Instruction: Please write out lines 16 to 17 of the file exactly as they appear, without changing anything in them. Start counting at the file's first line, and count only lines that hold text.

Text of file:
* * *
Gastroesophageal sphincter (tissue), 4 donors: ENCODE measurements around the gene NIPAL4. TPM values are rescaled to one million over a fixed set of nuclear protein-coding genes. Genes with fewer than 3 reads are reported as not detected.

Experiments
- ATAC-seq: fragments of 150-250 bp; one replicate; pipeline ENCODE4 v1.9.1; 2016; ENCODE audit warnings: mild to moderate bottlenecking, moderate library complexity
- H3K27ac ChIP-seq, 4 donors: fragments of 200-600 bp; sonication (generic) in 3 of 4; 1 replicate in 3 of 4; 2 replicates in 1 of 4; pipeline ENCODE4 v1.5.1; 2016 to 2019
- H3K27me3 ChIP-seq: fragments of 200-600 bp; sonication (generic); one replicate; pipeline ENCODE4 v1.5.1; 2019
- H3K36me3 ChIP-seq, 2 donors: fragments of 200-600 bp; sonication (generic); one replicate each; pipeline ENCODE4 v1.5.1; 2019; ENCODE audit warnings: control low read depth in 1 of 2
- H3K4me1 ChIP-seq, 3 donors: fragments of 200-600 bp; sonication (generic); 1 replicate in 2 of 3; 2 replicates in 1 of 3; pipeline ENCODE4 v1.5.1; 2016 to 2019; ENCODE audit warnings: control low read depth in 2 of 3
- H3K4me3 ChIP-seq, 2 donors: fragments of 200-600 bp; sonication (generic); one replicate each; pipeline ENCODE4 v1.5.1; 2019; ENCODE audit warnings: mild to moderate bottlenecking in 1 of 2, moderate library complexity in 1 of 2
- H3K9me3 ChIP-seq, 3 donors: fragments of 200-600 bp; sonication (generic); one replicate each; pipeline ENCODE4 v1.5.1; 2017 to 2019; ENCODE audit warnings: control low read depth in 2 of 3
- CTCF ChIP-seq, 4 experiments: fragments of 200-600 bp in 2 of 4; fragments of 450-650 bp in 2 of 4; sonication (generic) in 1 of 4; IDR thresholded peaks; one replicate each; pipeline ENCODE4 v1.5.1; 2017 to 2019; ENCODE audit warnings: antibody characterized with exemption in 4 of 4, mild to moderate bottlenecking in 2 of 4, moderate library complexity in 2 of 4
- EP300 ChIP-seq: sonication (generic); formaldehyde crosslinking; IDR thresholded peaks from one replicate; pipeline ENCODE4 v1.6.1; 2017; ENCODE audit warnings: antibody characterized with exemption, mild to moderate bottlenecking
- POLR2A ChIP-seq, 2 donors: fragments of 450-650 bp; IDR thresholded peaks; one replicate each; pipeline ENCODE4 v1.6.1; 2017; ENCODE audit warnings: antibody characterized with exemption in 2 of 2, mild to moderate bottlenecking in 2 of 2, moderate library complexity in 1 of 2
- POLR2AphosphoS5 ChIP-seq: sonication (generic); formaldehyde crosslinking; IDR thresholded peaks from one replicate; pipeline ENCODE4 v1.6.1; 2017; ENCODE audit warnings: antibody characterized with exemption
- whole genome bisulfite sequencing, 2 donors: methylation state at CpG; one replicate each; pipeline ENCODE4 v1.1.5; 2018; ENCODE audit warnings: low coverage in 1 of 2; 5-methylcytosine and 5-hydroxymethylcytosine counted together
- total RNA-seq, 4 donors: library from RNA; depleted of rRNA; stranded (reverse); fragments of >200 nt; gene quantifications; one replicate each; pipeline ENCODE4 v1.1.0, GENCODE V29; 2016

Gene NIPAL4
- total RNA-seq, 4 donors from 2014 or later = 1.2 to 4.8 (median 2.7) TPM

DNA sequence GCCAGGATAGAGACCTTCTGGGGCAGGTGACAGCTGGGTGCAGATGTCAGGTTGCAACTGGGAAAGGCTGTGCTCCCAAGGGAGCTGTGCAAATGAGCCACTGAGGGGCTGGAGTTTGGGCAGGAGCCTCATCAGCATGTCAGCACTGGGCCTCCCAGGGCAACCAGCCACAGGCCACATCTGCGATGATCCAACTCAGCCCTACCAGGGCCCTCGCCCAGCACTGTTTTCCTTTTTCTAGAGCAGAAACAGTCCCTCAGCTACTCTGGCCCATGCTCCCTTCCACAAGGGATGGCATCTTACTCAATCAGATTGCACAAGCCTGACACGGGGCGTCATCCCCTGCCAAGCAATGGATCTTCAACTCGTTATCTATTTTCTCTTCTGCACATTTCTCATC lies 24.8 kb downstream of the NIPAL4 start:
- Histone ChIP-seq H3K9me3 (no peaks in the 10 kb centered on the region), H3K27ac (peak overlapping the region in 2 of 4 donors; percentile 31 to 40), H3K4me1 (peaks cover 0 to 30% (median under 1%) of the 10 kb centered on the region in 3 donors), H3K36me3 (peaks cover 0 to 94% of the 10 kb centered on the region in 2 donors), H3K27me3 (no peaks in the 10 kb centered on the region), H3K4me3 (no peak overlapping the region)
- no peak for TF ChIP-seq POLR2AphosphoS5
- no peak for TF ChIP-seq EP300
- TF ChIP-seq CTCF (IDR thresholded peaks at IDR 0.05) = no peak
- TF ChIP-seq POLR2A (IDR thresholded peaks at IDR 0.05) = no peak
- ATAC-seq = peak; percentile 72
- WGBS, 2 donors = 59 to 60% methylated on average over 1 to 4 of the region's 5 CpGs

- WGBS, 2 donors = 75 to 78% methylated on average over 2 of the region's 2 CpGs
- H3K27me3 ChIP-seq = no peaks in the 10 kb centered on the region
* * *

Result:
Gene NIPAL4
- total RNA-seq, 4 donors from 2014 or later = 1.2 to 4.8 (median 2.7) TPM